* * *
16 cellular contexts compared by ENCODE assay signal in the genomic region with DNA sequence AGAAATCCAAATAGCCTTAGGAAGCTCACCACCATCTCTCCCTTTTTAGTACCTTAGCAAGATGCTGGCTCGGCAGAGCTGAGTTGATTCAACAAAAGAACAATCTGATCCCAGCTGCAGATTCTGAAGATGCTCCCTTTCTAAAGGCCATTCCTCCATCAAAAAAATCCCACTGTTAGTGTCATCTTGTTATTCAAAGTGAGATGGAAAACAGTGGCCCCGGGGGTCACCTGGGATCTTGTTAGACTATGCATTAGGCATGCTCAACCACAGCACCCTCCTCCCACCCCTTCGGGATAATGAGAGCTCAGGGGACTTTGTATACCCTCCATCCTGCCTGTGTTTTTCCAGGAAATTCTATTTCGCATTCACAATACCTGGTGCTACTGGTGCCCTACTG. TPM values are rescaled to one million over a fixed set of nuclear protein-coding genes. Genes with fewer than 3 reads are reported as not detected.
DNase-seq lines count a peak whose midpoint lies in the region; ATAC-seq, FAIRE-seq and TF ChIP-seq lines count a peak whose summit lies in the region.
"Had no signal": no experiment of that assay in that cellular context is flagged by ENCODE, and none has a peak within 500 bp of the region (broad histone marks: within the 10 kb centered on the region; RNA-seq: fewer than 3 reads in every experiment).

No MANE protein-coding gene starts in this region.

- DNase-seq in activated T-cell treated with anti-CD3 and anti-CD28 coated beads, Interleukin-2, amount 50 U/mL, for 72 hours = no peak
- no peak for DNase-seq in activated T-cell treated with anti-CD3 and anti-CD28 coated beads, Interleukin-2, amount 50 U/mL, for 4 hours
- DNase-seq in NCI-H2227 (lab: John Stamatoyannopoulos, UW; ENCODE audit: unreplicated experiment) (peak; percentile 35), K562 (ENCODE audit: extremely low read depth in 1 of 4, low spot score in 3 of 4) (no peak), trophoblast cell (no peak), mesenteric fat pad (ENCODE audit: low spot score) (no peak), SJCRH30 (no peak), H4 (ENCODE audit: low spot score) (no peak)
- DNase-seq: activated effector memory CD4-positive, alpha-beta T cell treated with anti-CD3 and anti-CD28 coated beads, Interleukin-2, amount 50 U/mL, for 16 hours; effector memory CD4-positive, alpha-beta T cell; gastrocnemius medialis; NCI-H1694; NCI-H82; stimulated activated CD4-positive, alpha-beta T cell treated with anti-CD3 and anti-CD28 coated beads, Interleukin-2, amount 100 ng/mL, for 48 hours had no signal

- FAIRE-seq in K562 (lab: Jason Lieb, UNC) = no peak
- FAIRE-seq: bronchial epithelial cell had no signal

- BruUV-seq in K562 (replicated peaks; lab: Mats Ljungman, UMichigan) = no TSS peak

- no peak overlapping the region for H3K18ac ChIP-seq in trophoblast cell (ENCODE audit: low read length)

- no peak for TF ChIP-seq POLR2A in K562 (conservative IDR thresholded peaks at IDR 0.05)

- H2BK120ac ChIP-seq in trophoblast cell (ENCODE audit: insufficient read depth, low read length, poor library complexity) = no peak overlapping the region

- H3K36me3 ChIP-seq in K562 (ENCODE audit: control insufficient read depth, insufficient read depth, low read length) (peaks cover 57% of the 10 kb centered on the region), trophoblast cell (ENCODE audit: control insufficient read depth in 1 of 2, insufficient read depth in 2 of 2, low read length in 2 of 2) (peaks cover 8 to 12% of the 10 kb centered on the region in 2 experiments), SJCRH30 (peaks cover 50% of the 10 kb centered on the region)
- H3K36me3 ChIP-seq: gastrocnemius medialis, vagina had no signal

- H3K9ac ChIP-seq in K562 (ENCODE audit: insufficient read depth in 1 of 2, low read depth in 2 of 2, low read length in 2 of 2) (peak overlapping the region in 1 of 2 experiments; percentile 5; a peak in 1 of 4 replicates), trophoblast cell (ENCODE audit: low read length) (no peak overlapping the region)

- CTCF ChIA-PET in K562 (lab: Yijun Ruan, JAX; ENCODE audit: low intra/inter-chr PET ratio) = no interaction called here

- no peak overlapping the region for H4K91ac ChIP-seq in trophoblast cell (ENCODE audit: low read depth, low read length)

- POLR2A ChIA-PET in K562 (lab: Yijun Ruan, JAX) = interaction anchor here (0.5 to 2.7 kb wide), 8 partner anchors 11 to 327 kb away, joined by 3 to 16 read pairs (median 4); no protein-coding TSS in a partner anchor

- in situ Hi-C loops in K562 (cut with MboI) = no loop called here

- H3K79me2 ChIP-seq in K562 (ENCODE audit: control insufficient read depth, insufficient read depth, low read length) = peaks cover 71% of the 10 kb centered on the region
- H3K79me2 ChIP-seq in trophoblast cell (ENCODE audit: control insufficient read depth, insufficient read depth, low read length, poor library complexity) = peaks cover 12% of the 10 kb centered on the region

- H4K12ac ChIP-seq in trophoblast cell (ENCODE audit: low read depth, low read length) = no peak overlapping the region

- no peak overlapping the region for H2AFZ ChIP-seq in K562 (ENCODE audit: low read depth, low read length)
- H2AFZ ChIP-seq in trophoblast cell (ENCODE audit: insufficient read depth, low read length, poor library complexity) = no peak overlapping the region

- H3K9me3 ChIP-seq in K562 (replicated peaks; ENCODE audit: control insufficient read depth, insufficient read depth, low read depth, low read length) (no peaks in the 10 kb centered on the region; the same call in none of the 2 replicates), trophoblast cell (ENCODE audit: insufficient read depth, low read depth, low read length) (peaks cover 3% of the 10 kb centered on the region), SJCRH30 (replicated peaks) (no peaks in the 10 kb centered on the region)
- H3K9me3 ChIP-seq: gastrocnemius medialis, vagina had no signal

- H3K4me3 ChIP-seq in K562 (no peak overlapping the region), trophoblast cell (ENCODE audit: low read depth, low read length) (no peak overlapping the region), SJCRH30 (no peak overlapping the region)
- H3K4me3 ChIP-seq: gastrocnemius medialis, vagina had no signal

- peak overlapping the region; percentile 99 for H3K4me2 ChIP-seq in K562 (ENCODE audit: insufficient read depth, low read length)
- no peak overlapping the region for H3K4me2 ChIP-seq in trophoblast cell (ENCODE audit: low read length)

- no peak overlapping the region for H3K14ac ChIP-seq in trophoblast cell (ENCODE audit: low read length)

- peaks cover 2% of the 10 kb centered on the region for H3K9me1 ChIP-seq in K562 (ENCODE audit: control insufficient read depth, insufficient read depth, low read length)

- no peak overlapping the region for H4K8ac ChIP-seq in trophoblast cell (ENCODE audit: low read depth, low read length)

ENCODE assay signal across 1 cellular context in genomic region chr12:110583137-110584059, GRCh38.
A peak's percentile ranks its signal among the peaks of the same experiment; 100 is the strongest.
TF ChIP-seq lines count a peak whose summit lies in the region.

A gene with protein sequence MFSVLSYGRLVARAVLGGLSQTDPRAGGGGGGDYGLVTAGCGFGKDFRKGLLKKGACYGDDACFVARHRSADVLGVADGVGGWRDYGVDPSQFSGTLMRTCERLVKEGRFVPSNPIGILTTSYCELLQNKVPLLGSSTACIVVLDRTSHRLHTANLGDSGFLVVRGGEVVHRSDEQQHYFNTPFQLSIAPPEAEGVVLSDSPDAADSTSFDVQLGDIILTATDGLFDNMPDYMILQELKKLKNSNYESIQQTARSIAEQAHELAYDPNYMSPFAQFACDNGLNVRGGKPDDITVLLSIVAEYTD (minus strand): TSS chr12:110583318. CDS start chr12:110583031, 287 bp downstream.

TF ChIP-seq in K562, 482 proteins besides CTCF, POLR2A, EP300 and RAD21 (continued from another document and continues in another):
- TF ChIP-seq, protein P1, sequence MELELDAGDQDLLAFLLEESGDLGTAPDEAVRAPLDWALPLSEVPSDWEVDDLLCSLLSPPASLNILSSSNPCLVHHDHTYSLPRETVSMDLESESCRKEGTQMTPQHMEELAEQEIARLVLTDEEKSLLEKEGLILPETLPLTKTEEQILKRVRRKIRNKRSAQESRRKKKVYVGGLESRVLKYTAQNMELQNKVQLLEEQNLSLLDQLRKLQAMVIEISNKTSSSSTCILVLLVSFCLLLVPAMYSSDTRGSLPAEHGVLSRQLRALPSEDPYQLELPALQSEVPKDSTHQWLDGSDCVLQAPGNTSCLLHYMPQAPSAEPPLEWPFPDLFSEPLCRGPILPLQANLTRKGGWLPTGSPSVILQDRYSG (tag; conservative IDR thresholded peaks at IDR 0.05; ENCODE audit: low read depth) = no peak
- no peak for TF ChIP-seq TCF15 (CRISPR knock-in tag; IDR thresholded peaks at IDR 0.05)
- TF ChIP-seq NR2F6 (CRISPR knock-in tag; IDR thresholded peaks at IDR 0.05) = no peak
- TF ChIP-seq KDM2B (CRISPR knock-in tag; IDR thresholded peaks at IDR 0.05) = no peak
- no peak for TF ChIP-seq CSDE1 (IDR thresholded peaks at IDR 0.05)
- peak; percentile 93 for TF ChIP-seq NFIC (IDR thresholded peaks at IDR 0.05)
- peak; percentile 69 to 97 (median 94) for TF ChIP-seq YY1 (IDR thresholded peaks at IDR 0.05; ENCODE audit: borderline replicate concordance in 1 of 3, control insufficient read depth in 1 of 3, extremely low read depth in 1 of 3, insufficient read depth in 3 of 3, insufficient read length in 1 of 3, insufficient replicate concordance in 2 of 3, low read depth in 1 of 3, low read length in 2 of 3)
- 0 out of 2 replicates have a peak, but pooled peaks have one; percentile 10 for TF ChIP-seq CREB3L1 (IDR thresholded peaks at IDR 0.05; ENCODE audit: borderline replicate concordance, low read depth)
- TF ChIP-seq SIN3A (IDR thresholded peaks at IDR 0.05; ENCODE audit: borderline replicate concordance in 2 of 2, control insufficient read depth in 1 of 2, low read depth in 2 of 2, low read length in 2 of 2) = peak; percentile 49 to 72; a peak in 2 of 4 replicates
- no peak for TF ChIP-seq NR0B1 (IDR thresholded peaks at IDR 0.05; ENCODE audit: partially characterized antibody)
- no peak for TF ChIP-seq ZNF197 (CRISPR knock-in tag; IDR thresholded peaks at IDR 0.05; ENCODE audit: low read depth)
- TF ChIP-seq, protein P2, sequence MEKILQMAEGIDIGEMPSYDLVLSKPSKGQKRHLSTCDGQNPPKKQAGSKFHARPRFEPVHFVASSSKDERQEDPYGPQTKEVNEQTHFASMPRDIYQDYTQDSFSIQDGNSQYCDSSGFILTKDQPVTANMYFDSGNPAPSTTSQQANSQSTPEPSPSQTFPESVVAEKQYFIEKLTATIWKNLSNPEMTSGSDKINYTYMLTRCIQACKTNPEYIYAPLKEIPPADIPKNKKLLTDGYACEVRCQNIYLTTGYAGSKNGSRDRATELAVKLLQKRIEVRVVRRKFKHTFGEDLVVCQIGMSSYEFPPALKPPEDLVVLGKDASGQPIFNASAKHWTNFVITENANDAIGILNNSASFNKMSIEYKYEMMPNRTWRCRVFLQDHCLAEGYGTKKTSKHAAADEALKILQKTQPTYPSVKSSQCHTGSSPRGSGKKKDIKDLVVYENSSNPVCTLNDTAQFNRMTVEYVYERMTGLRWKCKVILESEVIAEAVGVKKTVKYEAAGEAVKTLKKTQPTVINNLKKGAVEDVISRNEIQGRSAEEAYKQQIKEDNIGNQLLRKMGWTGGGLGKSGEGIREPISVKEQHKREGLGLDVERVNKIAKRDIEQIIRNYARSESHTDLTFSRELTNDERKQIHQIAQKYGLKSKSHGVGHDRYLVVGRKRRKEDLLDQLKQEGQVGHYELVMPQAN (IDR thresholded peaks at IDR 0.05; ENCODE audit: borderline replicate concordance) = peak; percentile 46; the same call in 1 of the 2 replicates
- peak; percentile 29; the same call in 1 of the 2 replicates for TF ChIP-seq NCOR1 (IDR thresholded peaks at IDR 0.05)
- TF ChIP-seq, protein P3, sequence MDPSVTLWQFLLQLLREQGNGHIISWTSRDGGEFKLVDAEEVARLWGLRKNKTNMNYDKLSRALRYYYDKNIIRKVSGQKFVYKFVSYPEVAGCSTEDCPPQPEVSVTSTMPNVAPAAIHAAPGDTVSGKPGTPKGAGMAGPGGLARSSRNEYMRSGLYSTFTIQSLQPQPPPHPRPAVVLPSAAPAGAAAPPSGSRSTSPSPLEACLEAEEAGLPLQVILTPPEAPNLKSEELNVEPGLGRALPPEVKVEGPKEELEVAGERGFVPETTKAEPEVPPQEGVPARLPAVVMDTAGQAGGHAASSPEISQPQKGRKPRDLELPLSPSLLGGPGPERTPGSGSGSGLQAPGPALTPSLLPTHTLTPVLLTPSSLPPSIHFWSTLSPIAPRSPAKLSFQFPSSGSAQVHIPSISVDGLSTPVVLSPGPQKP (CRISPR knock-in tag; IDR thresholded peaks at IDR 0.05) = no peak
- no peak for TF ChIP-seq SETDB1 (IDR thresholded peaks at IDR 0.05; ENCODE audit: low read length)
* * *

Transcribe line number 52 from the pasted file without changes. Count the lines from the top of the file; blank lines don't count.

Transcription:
- TF ChIP-seq, protein P2, sequence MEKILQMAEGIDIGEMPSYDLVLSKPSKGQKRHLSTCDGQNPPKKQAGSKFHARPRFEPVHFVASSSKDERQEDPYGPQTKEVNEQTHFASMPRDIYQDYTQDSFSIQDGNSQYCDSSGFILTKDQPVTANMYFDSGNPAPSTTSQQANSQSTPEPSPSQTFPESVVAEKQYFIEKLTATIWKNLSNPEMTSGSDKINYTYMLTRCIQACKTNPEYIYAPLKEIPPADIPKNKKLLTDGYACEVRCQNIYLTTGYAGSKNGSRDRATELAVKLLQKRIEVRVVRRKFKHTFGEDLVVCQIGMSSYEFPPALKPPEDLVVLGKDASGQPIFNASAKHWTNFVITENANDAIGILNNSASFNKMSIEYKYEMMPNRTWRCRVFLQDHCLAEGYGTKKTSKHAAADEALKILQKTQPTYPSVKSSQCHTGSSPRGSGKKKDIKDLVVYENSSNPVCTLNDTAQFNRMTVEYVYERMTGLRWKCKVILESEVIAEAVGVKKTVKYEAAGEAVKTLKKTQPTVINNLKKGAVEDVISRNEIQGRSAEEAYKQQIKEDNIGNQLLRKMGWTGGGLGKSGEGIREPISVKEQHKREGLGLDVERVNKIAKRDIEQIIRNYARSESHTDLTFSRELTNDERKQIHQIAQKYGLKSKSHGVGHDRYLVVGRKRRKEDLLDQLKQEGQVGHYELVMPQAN (IDR thresholded peaks at IDR 0.05; ENCODE audit: borderline replicate concordance) = peak; percentile 46; the same call in 1 of the 2 replicates